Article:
Of Pete’s Image, ‘Baby’ Love and the NCAA’s ‘Balance’
Nothing has taken a bigger hit in the aftermath of the NCAA’s sacking of USC than Pete Carroll’s image.
The coach responsible for one of the finest nine-year runs in recent college football history comes away from all this with a lot of Seattle mud splattered in his face.
Carroll not only was in charge when all the infractions occurred, he dictated the “campus environment surrounding the violations” that specifically disturbed the rules committee . And now, the fact he ran off to the NFL and a $7 million-a-year contract leaving his old school, his former fans and many of the players he recruited in the lurch only makes him look worse.
His video reaction, if you haven’t seen it, tells a lot. Carroll appeared ashen-faced and said he was “absolutely shocked” at the severity of the sanctions (two-year bowl ban, 30 scholarships etc.) “The facts don’t match the sanctions,” he said. “I feel bad for the Trojan family. As always, we’ll keep our heads up and keep fighting.”
Uh, I hate to break this to you, Pete, but I don’t think you count as part of the “we” anymore.
Now that it has all come down, it is difficult to believe that Carroll didn’t sense what was happening. I was among those who didn’t think he was “bailing” when the Seahawks offered him what seemed like the perfect job with full control.
I can’t say that anymore. He always preached that you hung in there and battled and that champions are at their best when things get tough.
Well, things are very tough at USC right now, and there is no denying one thing about Pete Carroll.
He is now safely ensconced, wrapped in a protective bubble in Seattle, while his old friends are left to battle on their own in downtown L.A.
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And a Baby shall lead them.
I’m sure I won’t be the only one to use that line today, but it fits. Glen “Baby” Davis was the difference in Boston’s 96-89 victory in Game 4 of the NBA Finals to even the series at two apiece.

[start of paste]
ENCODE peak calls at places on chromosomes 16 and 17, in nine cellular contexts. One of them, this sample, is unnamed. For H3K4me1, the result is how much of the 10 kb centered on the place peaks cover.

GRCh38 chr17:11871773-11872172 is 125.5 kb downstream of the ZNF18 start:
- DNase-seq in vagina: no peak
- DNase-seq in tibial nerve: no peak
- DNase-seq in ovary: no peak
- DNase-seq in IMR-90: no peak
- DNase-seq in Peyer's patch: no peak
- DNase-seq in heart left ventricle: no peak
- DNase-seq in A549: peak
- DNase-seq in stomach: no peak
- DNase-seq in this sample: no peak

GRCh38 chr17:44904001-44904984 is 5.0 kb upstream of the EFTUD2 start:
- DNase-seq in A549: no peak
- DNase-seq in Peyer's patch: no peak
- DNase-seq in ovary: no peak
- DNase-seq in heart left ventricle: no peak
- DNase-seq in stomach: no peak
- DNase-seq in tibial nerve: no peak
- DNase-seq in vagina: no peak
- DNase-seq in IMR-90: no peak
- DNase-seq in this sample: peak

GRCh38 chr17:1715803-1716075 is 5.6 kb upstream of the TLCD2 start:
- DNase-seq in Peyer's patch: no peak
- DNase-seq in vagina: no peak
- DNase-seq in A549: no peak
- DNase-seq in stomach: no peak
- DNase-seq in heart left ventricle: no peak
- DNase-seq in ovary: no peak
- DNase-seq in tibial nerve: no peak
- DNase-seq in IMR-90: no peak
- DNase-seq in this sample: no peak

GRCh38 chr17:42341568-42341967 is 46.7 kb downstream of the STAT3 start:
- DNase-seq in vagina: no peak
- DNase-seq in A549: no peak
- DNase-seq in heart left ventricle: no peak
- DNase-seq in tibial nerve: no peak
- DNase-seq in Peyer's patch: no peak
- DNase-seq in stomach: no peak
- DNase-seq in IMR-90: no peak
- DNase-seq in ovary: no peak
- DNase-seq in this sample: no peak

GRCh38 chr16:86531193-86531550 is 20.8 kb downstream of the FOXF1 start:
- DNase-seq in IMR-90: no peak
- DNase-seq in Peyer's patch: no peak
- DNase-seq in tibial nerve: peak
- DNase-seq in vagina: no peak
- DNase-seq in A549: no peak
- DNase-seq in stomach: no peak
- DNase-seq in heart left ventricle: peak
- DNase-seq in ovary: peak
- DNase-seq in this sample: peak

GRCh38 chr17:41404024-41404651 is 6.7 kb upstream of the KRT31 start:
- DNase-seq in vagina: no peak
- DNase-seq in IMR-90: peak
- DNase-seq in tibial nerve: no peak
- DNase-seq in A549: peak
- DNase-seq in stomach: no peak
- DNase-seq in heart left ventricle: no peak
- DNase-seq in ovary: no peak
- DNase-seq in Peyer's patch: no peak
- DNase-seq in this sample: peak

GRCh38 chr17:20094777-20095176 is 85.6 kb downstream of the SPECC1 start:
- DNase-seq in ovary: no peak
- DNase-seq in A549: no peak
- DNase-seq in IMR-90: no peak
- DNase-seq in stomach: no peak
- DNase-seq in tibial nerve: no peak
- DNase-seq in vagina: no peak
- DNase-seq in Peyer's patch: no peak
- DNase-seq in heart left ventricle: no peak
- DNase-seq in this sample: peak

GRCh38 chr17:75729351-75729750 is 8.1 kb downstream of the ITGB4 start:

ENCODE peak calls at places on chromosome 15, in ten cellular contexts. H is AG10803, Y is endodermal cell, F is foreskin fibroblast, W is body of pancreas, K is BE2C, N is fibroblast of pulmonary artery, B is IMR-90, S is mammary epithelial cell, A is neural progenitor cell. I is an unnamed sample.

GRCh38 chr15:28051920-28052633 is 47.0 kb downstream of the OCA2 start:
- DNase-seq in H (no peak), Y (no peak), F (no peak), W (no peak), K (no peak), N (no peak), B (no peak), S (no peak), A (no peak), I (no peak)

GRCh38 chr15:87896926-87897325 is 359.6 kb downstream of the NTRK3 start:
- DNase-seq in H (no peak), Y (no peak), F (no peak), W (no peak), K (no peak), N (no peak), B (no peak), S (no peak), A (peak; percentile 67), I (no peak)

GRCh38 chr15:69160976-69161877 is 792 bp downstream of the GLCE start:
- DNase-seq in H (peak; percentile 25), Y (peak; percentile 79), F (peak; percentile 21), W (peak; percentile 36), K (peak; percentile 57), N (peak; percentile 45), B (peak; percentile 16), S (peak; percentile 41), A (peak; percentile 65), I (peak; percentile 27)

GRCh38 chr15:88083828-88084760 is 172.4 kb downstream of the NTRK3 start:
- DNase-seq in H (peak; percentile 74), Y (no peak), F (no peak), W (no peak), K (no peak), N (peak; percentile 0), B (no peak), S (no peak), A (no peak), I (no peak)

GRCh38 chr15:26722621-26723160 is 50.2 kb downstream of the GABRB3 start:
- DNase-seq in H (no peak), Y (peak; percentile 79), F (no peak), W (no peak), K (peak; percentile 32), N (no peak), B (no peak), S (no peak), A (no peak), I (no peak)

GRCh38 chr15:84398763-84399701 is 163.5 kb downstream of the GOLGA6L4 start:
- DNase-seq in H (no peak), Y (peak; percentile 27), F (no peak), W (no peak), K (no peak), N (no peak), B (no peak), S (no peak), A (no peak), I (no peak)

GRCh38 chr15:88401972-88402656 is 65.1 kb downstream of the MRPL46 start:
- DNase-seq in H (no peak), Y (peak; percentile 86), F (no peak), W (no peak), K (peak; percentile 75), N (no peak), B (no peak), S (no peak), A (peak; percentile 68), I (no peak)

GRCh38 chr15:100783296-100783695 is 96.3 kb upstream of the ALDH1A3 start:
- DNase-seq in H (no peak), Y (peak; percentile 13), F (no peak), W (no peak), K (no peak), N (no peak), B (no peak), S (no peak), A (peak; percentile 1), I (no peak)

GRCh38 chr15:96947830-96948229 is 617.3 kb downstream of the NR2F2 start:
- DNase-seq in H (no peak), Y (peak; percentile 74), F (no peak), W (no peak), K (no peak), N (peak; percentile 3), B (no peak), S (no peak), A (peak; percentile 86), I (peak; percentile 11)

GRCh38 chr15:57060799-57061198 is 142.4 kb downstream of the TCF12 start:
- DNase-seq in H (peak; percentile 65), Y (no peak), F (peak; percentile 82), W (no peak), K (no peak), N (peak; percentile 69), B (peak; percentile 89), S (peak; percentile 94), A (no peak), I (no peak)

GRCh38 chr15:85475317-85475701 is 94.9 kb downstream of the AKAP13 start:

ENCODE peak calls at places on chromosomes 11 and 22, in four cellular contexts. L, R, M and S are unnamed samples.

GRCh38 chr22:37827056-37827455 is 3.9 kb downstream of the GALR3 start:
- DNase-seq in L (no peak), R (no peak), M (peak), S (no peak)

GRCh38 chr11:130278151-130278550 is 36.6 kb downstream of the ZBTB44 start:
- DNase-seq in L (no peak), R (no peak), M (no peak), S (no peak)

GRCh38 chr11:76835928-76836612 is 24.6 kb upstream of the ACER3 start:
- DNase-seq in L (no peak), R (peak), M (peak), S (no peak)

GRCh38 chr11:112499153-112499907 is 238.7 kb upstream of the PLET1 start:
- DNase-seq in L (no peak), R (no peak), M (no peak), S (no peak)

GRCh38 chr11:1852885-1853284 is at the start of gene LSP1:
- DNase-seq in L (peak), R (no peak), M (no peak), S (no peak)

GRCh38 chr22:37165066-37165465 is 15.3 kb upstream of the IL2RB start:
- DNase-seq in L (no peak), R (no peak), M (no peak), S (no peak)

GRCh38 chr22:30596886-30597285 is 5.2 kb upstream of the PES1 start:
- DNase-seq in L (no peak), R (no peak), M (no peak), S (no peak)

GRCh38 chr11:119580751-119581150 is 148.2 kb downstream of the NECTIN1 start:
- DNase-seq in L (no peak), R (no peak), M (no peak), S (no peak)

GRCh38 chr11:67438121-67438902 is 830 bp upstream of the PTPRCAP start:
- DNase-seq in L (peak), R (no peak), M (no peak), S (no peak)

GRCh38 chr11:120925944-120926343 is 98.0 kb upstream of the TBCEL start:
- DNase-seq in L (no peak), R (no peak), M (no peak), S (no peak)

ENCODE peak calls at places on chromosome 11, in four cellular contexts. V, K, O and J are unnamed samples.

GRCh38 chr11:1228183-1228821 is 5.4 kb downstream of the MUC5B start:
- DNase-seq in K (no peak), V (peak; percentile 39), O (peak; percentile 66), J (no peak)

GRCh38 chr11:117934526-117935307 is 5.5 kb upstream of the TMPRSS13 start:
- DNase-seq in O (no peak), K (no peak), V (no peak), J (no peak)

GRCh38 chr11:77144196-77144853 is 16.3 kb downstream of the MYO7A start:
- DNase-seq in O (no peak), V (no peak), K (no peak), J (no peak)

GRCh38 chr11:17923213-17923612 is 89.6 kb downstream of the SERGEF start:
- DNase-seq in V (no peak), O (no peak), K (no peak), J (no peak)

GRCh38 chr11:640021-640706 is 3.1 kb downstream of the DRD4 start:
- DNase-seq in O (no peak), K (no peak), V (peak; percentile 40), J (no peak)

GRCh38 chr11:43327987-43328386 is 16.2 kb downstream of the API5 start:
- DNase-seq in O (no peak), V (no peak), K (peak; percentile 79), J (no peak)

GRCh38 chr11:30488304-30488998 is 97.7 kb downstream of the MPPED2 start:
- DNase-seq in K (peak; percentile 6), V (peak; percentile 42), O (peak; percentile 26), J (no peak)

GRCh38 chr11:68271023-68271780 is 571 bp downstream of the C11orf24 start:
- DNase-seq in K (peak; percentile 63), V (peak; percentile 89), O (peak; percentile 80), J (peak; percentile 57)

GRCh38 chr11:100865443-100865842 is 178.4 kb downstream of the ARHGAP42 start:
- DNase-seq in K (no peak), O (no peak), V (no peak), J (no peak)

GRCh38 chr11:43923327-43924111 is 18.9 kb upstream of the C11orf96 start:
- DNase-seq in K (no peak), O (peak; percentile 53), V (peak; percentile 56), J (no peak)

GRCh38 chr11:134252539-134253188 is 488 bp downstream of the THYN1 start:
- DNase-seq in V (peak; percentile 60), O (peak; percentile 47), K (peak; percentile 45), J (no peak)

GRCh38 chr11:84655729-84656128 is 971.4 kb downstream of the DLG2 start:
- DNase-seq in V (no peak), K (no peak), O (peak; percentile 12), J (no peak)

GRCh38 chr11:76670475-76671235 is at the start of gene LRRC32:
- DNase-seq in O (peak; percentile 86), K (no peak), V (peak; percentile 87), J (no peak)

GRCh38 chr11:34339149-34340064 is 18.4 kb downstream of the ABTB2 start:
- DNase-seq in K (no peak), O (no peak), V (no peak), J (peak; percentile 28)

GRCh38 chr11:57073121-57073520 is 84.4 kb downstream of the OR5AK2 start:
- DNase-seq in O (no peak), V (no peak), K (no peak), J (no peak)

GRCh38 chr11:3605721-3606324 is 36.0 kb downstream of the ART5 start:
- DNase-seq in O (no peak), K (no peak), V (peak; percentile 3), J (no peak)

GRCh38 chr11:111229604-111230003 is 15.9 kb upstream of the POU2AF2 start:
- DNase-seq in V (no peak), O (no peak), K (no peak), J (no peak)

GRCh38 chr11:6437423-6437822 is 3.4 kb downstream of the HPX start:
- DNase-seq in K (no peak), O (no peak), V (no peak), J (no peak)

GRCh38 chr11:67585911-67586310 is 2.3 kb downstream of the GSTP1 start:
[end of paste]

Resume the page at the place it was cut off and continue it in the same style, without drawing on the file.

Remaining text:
Actually, it was Davis, the heavyweight center, and Nate Robinson, the lightweight flea, who came off the bench to knock off the Lakers. Doc Rivers has people he can count on in relief. Phil Jackson doesn’t, especially with Andrew Bynum’s knee limiting his minutes.
So when the game came down to the fourth quarter Thursday night, the Celtics had fresh bodies on the floor, and the Lakers didn’t. Kobe Bryant and Pau Gasol looked tired as Davis threw his considerable weight around in the paint and Robinson flitted here and there to create havoc.
In a seven-game series, it sometimes can come down to attrition. It did in Game 4 in Boston.
The Lakers better hope the trend doesn’t continue the rest of the way.
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Here is an interesting contrast to chew on about the NCAA.
Between 1993 and 1998, a woman named Kim Dunbar was an admitted Notre Dame booster who was convicted of embezzling her former employer for $1.4 million. Ms. Dunbar then took much of that money and used it to purchase gifts and trips for various Notre Dame players.
At USC, Reggie Bush was the only player involved in this week’s sanctions. Back then, there were no less than eight Irish players involved, including one who eventually fathered a child with Dunbar.
So for having eight players caught taking gifts and trips and who knows what else from a booster, what do you think Notre Dame’s sanctions were from the NCAA back then?
Try this: The university was put on probation for two years and it was penalized ONE scholarship each for the two-year period.
That’s right. For having a single celebrated player and his parents accept cash, a car and assorted other items from an agent, USC gets a two-year bowl ban, the loss of 30 scholarships and probation.
For having EIGHT players accept gifts and trips not from an agent, but from an acknowledged booster, the Irish get away with sanctions that are as limp as the team’s record has been of late.
The NCAA is amazing. This, apparently, is their idea of being fair and balanced.
— Steve Bisheff